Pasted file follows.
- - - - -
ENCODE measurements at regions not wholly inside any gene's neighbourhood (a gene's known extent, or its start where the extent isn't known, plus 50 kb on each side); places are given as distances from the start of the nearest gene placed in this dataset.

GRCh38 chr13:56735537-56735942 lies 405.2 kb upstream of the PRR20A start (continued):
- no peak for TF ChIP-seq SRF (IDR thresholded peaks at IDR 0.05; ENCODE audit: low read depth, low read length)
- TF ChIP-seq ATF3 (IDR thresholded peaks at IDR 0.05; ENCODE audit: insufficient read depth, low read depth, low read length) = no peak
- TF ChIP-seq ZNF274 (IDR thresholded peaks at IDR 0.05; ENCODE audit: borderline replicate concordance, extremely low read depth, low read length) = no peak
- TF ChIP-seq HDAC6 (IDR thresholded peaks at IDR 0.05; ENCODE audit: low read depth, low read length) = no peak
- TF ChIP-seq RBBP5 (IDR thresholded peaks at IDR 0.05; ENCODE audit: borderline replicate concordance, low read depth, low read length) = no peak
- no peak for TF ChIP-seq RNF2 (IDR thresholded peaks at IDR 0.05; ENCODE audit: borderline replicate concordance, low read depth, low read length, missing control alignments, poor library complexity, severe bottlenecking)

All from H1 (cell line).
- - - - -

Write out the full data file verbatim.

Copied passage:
ENCODE measurements at regions not wholly inside any gene's neighbourhood (a gene's known extent, or its start where the extent isn't known, plus 50 kb on each side); places are given as distances from the start of the nearest gene placed in this dataset.

GRCh38 chr13:56735537-56735942 lies 405.2 kb upstream of the PRR20A start (continued):
- no peak for TF ChIP-seq SRF (IDR thresholded peaks at IDR 0.05; ENCODE audit: low read depth, low read length)
- TF ChIP-seq ATF3 (IDR thresholded peaks at IDR 0.05; ENCODE audit: insufficient read depth, low read depth, low read length) = no peak
- TF ChIP-seq ZNF274 (IDR thresholded peaks at IDR 0.05; ENCODE audit: borderline replicate concordance, extremely low read depth, low read length) = no peak
- TF ChIP-seq HDAC6 (IDR thresholded peaks at IDR 0.05; ENCODE audit: low read depth, low read length) = no peak
- TF ChIP-seq RBBP5 (IDR thresholded peaks at IDR 0.05; ENCODE audit: borderline replicate concordance, low read depth, low read length) = no peak
- no peak for TF ChIP-seq RNF2 (IDR thresholded peaks at IDR 0.05; ENCODE audit: borderline replicate concordance, low read depth, low read length, missing control alignments, poor library complexity, severe bottlenecking)

All from H1 (cell line).